Memory limits under Garbage Collection, NSMutableData vs. malloc()

  • I have been experimenting with garbage collection under 10.5, and have
    had a few difficulties I don't quite understand.

    I have a method that needs to allocate a very large chunk of memory
    (about 700MB in my test case) to do some processing (I am on a 32 bit
    Intel Core Duo with 2GB RAM).  Under Tiger, this always worked
    reasonably well and the performance was good.  However under Leopard,
    the same code has started failing under GC.  What's strange is that
    allocating the same amount of memory behaves quite differently
    depending on how it's done.  Specifically:

    - if I use malloc() to allocate a traditional C buffer, it is no
    problem.  The allocation is also very fast (no perceptible latency)

    - if I use [NSMutableData dataWithLength:theLength]; to allocate the
    same amount of memory, *without* garbage collection, it is very slow
    (10 seconds) but it is successful.

    - if I use [NSMutableData dataWithLength:theLength]; to allocate the
    same amount of memory, *with* garbage collection (i.e. required), the
    allocation fails with the following message:

    2007-11-13 17:11:06.686 MyApp[10413:10b] Here1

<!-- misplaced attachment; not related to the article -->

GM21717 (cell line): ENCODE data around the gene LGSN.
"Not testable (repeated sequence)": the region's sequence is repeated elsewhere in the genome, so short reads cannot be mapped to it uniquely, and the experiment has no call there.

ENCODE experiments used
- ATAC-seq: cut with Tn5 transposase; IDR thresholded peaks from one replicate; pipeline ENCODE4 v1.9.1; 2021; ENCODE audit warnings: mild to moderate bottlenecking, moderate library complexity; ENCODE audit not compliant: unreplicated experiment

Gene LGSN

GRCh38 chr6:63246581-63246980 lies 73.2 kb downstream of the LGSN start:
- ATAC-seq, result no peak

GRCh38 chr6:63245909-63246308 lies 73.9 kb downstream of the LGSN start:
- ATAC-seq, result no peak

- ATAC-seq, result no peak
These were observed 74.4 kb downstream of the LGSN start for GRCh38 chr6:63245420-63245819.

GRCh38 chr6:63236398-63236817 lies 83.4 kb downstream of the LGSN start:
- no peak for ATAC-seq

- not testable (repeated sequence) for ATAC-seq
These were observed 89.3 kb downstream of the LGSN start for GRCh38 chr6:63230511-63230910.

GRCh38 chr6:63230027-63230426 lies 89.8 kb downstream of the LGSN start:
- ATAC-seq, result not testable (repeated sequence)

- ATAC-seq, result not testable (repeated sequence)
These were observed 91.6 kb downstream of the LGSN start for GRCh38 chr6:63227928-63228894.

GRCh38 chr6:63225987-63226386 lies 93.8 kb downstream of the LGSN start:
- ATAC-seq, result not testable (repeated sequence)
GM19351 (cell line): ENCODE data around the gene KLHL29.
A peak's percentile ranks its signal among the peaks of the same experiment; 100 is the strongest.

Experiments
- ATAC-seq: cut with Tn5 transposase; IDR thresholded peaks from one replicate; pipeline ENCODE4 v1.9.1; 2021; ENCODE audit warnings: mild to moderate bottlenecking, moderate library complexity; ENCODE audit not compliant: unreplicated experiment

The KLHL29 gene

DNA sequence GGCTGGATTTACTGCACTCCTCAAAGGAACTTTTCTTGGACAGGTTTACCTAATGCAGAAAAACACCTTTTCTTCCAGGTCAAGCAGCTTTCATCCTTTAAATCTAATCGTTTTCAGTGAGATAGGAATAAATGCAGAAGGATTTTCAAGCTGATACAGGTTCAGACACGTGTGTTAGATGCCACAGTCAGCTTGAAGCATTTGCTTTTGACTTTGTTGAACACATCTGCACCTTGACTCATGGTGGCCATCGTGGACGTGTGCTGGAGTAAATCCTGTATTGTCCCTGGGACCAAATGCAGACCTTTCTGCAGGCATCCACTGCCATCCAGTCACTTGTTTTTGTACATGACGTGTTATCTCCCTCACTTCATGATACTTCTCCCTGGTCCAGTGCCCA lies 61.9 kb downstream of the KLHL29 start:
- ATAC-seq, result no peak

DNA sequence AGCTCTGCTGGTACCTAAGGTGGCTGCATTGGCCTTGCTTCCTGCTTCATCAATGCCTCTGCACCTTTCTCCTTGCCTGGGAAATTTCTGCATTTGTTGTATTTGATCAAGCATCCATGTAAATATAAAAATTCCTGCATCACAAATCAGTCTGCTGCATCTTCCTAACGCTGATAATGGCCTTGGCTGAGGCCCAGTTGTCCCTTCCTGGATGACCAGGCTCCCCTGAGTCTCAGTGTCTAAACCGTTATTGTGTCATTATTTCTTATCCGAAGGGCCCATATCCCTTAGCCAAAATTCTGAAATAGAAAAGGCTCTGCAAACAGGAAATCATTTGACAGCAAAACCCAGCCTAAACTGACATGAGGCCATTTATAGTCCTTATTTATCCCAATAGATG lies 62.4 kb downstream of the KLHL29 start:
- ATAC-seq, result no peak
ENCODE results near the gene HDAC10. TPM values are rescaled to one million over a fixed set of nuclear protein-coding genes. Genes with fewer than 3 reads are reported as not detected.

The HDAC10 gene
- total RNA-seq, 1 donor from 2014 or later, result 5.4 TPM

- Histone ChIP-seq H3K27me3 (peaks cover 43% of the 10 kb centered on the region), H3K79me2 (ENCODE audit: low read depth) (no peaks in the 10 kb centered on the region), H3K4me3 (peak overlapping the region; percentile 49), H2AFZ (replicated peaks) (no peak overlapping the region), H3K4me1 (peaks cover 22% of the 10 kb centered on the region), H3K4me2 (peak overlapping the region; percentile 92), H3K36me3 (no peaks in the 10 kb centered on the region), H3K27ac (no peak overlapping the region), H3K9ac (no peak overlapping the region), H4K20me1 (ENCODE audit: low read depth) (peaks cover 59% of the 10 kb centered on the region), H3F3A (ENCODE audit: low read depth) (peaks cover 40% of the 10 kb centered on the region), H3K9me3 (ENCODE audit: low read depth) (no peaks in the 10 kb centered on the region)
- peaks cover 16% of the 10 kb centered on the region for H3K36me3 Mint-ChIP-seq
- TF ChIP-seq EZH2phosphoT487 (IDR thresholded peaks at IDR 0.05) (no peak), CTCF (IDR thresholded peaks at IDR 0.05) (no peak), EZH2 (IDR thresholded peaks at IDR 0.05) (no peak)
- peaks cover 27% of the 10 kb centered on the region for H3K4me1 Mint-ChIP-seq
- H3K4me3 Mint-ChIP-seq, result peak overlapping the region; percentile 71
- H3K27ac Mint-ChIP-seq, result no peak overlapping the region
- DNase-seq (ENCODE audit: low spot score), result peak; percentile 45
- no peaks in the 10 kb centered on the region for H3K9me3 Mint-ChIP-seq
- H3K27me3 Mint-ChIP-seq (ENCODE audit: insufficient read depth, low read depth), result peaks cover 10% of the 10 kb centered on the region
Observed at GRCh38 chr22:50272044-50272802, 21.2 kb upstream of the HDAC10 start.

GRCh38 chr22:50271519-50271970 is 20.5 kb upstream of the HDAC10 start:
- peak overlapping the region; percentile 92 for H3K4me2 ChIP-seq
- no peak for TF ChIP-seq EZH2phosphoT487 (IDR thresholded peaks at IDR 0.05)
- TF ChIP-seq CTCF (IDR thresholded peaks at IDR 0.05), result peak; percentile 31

MyApp(10413,0x37cf60) malloc: *** mmap(size=788488192) failed (error
    code=12)
    *** error: can't allocate region
    *** set a breakpoint in malloc_error_break to debug
    2007-11-13 17:11:06.699 MyApp[10413:10b] Here2

    (Here1 and Here2 are from NSLog's that bracket the constructor
    statement)

    I'm not surprised there's some performance difference between malloc()
    and NSMutableData's convenience constructor, but I'm a little
    surprised at how much.  Also I'm trying to figure out why GC leads to
    a failure, when the same code run non-GC does not.  I guess it's quite
    possible that the collector may not know in advance that it's about to
    be hit with a huge memory demand, so perhaps it's let a lot of garbage
    accumulate at the time of my constructor...

    Obviously I can break the memory chunk up into smaller bits, or just
    use malloc().  I'd just like to understand what's going on under the